Joseph Albert Londe was the first of five children born to Edouard and Anne-Marie Bourdon Londe in La Ciotat, France on November 26, 1858. The senior Londe, a civil engineer, relocated his family to Paris in 1866 so he could work on a new railway line (Paris-Lyon-Méditerranée). After receiving a Bachelor of Arts degree in 1875, the junior Londe began two years of military service. Although there is no evidence he ever received a chemistry degree, Mr. Londe became an assistant in Edmond Frémy’s Paris laboratory upon his military discharge. It is believed his association with photography commenced during this period, and by 1879, the young man was a member of the Societe Francaise de Photographie, and became an expert in the silver gelatin process.
Within two years, Mr. Londe had invented what is believed to be one of the first instant shutters, and shortly thereafter joined the staff of Jean-Martin Charcot (a former instructor of psychoanalyst Sigmund Freud) at his laboratory, where he quickly organized a photography department for experimentation and research. His foray into clinical photography began by chronicling the convulsive movements of Dr. Charcot’s patients during fits of hysteria. Meanwhile, Mr. Londe was deeply immersed in camera development, inventing the first reflex and portable camera (a precursor of the Rolleiflex), and a photoelectric camera, which had nine lenses in a circular arrangement specially designed to film patient movements during epileptic seizures. This led to a prestigious position at Hôpital de la Salpêtrière, Paris. There, he invented a variable spacing stereoscopic shutter, and applied for several equipment patents.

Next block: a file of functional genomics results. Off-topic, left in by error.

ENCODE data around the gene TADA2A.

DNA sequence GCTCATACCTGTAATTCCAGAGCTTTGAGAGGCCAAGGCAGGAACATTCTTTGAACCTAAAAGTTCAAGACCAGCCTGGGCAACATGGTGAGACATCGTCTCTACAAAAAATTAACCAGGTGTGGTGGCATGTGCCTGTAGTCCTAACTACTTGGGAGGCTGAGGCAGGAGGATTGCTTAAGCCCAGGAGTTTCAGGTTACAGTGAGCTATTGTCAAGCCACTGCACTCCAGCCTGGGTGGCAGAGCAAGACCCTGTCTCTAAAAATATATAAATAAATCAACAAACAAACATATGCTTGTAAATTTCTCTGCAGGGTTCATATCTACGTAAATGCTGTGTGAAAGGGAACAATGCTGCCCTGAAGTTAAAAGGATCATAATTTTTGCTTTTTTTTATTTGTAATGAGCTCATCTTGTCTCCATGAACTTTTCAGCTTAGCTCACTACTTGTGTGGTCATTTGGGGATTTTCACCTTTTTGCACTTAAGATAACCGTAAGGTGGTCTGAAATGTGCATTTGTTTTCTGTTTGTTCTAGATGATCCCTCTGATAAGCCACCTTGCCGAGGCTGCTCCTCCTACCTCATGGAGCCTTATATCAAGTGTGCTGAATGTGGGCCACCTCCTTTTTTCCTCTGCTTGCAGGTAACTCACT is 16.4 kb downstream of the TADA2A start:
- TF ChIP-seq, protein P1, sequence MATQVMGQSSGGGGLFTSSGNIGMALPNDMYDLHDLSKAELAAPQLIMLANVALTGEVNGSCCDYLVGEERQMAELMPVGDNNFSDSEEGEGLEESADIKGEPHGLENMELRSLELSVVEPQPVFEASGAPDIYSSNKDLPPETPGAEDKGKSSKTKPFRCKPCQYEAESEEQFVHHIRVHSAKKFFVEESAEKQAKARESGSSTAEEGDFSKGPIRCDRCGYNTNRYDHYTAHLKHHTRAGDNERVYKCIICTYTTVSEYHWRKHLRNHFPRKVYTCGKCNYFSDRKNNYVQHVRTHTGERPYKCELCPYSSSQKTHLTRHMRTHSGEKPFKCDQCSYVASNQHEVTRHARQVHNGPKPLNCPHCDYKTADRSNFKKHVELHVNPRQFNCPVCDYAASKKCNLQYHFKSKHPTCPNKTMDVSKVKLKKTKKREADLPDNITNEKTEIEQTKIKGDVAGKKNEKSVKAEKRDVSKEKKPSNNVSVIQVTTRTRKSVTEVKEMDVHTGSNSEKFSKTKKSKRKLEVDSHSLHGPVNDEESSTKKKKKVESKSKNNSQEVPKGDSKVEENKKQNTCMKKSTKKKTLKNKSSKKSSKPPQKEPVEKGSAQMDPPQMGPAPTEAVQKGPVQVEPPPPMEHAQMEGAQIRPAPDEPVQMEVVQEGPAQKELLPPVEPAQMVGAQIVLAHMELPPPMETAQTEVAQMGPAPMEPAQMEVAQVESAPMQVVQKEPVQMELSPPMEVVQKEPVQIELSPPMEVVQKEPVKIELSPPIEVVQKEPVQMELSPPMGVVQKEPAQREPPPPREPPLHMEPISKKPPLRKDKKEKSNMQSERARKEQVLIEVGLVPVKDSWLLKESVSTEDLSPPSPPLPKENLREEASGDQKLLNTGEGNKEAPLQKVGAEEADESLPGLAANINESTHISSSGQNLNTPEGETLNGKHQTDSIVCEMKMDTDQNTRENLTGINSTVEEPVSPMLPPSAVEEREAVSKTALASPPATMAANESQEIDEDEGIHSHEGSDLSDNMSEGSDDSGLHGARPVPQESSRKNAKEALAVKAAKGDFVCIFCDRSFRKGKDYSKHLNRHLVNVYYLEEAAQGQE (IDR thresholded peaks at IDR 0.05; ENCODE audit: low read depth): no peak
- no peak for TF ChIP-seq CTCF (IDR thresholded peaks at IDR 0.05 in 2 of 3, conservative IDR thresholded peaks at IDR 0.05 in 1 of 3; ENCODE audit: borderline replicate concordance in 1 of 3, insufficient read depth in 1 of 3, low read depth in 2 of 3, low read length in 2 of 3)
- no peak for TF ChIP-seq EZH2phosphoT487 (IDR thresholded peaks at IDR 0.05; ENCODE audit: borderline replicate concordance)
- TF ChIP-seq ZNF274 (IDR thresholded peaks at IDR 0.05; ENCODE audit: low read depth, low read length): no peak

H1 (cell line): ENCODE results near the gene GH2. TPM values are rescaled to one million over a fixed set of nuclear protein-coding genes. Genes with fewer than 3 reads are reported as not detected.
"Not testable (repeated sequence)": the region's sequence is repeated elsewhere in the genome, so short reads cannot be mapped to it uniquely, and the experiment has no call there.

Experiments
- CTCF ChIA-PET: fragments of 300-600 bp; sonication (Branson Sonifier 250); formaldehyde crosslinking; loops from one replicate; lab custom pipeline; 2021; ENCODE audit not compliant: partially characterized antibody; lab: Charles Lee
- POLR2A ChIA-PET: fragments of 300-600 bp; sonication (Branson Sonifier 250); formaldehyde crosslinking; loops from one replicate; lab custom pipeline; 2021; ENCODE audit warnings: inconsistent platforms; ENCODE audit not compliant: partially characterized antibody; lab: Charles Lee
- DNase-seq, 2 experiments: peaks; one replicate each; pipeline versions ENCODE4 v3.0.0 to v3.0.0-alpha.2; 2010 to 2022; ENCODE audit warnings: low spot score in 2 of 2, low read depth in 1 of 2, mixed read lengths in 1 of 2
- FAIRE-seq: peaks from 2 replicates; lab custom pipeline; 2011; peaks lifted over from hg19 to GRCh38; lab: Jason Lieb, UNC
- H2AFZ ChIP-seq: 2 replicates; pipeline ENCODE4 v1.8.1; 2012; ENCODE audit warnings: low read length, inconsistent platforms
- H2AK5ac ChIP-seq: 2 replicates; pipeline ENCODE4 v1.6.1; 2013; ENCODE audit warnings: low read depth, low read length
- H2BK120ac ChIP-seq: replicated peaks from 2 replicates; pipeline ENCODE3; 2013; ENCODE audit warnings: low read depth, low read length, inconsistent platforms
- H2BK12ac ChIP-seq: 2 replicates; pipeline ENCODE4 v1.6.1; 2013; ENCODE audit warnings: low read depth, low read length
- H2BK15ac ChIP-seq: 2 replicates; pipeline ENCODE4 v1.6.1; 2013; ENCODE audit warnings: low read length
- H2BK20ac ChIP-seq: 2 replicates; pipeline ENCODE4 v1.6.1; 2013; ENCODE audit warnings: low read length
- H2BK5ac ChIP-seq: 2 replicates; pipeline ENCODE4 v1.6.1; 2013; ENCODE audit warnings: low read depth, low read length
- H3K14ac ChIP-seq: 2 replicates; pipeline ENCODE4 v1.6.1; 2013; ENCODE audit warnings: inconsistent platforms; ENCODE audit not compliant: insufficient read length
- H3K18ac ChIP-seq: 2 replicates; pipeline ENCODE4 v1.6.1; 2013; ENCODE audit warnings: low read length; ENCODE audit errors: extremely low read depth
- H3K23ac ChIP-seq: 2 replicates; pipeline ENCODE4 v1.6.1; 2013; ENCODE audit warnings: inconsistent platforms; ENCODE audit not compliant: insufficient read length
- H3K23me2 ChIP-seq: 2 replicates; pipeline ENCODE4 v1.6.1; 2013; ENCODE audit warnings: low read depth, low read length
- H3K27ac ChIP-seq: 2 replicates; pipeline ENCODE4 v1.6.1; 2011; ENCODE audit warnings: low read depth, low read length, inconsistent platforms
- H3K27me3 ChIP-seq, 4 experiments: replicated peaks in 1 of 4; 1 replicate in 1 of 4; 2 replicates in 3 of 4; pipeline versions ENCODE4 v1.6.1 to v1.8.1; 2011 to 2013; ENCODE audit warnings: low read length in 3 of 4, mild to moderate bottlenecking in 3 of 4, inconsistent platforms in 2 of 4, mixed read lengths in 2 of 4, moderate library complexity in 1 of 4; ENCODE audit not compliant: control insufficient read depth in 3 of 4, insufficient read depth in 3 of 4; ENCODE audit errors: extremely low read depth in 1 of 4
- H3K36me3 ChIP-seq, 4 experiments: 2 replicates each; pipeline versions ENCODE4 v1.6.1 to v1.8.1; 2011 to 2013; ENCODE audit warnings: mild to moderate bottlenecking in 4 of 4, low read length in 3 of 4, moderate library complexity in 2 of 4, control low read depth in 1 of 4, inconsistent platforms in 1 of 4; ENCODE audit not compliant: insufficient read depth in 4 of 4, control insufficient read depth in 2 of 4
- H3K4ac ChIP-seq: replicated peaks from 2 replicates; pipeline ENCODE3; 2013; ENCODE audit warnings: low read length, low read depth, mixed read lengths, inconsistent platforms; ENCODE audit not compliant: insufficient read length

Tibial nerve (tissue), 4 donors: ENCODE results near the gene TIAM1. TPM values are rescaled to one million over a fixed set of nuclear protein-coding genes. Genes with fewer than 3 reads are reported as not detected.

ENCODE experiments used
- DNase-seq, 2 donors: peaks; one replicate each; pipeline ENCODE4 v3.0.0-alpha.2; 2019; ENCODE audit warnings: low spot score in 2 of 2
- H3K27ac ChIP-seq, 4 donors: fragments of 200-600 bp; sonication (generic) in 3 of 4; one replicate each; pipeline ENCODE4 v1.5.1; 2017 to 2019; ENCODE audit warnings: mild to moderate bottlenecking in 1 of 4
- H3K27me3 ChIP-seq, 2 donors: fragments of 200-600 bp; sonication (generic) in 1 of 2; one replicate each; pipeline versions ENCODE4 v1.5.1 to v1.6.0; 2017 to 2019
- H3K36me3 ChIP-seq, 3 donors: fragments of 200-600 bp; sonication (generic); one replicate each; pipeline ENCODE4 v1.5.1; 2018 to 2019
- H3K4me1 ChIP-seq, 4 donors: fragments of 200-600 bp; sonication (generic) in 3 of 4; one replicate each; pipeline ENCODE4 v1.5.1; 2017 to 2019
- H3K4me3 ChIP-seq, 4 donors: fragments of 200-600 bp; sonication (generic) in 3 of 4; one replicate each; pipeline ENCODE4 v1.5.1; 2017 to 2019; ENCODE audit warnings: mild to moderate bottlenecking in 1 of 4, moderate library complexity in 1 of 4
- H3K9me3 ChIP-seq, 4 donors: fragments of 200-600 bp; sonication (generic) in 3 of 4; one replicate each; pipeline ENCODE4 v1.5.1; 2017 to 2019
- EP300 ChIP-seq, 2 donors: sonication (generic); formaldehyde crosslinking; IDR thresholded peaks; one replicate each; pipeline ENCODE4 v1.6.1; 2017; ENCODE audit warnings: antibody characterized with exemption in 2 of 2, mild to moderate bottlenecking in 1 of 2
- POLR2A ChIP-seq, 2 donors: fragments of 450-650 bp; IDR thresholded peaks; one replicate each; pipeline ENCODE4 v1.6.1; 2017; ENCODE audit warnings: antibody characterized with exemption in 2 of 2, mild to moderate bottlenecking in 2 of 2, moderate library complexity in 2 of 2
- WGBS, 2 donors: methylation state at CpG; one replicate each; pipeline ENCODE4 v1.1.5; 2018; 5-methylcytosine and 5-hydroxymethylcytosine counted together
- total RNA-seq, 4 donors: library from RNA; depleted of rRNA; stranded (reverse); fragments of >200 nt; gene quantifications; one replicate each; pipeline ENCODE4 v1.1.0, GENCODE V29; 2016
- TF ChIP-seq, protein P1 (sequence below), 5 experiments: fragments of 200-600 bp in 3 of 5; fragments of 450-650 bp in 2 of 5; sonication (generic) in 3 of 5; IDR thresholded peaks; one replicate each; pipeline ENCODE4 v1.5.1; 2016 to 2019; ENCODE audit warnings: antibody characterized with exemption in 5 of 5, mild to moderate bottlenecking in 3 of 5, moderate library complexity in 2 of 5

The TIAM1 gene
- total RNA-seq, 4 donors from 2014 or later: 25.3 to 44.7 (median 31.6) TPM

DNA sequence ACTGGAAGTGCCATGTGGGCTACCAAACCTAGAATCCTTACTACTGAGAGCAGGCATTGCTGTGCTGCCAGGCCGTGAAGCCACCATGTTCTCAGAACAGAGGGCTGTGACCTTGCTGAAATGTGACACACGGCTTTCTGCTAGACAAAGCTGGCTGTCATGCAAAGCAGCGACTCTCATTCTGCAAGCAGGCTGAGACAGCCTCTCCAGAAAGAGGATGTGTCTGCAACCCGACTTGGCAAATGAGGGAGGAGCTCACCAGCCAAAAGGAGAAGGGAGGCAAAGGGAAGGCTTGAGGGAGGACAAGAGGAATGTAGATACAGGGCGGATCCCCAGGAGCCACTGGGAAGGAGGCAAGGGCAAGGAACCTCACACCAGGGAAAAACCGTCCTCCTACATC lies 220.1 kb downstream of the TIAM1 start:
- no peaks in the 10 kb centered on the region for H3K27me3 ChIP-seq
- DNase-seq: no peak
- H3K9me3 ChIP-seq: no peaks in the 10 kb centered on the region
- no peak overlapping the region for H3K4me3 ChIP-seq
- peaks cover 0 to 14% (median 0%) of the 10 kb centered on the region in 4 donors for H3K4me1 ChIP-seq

Mr. Londe married Isabelle Fourtoul in 1887, and began receiving recognition for his hysteria photography, with several images published in Nouvelle Iconographie de la Salpêtrière. He also founded the Societe d’Excursions des Amateurs Photographies to assist both serious amateur and fledgling professional photographers. In 1888, he published La Photographie Moderne, which is believed to be the first textbook on medical photography. Its more technical sequel, La Photographie Medicale, was published seven years’ later. Mr. Londe’s inventions continued with a 12-lens’ camera that featured an electrical release that the operator could set to different intervals. The mechanical shutter for this device was manufactured by Parisian watchmaker Charles Dessoudeix. In later years, he headed both the photographic and radiography departments at Salpêtrière (where he became a pioneer in x-ray photography) before retiring to become mayor of Château du Breau.
Fifty-nine-year-old Mayor Albert Londe died at his Château du Breau castle estate on September 11, 1917. Though largely forgotten today, Mr. Londe’s contributions to medical photography far exceeded his misleading label as an amateur photographer. Furthermore, his camera and apparatus inventions paved the way for modern photography, and many of his applications are still being used in some form in the twenty-first century.
2018 Albert Londe (URL: https://translate.google.com/translate?hl=en&sl=fr&u=http://tsovorp.org/histoire/Portraits/Portraitlonde.html&prev=search).
2018 Albert Londe (1858-1917) (URL: https://www.sfp.asso.fr/collection/pdfs/londe_albert.pdf).
2007 Encyclopedia of Nineteenth-Century Photography, Vol. I (New York: Routledge/Taylor & Francis Group LLC), pp. 550, 869-870.
2007 The Focal Encyclopedia of Photography edited by Michael R. Peres (Burlington, MA: Focal Press/Elsevier), p. 570.
2004 The Great Parade edited by Jean Clair (New Haven, CT: Yale University Press), p. 139.
2008 Human Motion: Understanding, Modelling, Capture, and Animation edited by Bodo Rosenhahn, Reinhard Klette, Dimitris Metaxas (Dordrecht, The Netherlands: Springer), p. 12.
2001 Impossible Presence: Surface and Screen in the Photogenic Era edited by Terry Smith (Chicago, IL: University of Chicago Press), pp. 83-84.
2004 Male Bodies: A Photographic History of the Nude by Emmanuel Cooper (Munich, Germany: Prestel), p. 36.
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